Tax breaks for property investors have delivered a far greater boon to speculators than previously thought, gouging billions from tax revenues with the benefits going overwhelmingly to the rich.
The 2002-03 Taxation Statistics show capital gains tax revenue plunged from $5.3 billion to $3.3 billion in three years following radical changes to the system in 1999. The changes were touted as revenue neutral at the time.
The Tax Office figures, published on Friday, also show the national negative gearing gap between rental tax deductions and rental income more than doubled in just one year.
The figures show it is now far more tax-effective to buy and sell assets than earn a salary, as investors receive generous tax breaks from rental losses and further tax breaks when they sell.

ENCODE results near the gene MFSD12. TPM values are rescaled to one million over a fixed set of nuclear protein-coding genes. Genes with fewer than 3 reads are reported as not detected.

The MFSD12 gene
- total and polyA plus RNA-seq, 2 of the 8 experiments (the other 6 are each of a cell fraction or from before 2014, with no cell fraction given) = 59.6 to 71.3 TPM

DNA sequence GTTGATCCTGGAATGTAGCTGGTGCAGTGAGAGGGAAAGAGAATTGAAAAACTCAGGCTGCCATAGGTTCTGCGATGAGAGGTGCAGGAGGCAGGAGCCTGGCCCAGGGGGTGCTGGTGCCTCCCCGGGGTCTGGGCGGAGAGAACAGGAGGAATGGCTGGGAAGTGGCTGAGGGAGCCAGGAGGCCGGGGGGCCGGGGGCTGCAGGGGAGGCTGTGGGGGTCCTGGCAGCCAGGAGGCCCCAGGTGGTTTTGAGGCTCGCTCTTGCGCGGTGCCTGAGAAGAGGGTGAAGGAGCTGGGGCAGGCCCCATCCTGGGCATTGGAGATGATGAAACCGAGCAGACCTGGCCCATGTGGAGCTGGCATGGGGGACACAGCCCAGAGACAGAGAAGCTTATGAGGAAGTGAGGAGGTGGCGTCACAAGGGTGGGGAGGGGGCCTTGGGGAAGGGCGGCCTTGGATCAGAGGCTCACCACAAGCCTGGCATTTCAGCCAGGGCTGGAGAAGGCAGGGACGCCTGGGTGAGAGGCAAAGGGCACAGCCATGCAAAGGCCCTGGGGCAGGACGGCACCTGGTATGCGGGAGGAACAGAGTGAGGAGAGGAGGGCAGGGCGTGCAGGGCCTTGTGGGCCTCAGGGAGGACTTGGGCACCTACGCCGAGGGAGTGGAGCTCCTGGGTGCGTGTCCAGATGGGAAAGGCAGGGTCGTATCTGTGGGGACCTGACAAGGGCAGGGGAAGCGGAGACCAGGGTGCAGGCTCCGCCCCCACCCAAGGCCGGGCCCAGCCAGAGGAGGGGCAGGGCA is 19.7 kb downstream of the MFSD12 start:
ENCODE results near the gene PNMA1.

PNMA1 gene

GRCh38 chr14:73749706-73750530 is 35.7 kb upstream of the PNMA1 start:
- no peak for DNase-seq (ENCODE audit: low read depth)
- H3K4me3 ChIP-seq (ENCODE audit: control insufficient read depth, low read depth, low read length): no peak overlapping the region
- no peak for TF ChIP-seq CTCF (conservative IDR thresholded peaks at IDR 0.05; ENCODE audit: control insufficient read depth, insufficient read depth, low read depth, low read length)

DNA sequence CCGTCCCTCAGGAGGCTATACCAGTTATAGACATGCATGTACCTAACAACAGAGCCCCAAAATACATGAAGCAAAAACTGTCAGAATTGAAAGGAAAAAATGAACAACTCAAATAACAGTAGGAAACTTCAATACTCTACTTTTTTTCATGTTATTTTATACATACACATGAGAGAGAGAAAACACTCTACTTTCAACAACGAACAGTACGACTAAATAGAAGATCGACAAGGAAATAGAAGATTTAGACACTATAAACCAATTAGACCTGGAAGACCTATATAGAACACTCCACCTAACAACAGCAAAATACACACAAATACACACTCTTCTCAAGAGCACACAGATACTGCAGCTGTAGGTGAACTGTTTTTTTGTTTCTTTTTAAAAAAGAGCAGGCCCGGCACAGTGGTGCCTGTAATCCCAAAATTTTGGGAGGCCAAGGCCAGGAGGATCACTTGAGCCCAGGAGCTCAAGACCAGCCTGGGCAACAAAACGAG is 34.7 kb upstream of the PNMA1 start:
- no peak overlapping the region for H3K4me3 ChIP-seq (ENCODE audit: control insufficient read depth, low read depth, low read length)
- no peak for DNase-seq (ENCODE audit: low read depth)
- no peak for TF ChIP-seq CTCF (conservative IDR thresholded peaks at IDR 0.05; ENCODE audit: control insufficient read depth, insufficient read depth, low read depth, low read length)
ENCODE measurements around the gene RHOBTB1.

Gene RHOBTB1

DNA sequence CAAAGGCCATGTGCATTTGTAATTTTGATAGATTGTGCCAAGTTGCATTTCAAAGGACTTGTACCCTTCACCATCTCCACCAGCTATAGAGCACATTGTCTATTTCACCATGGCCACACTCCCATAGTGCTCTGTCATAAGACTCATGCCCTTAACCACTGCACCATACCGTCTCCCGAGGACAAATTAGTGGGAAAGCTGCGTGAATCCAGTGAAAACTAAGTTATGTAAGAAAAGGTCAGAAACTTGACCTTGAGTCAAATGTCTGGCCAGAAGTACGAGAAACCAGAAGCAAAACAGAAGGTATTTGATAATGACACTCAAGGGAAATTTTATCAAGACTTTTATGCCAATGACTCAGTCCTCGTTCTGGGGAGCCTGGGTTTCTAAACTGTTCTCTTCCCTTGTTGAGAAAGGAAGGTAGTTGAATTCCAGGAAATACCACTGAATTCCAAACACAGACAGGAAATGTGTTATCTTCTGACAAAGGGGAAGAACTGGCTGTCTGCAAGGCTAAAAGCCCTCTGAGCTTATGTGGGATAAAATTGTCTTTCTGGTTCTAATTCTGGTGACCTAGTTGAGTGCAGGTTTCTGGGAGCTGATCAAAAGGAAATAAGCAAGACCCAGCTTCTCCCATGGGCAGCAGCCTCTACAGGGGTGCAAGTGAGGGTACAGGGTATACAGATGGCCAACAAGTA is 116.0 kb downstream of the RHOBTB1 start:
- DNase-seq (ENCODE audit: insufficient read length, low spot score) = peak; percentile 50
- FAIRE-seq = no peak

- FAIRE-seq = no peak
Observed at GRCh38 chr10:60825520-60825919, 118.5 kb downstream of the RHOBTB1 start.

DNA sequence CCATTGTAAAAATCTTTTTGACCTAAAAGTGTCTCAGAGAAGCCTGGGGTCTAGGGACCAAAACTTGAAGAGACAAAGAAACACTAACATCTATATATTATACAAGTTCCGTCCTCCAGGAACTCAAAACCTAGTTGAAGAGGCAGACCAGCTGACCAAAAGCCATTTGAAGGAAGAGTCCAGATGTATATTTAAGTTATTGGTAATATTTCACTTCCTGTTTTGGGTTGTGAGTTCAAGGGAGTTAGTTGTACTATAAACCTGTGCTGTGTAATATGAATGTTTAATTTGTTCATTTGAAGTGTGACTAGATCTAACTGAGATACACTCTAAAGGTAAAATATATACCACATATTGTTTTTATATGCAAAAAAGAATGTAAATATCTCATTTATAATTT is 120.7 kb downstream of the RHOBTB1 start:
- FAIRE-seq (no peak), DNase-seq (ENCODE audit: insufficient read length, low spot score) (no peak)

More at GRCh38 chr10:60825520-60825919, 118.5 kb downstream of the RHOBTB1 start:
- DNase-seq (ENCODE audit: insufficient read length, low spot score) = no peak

The capital gains tax changes announced by the Treasurer, Peter Costello, in September 1999 - against Treasury's advice - gave individuals a 50 per cent tax discount on assets sold after being held for more than one year.
The changes were a "grossly unfair give-away to the rich" and had shifted the tax burden from property owners to salary earners, said Professor Chris Evans, director of the ATAX tax school at the University of NSW.
Landlords and speculators reap billions from tax rule changes - Business - www.smh.com.au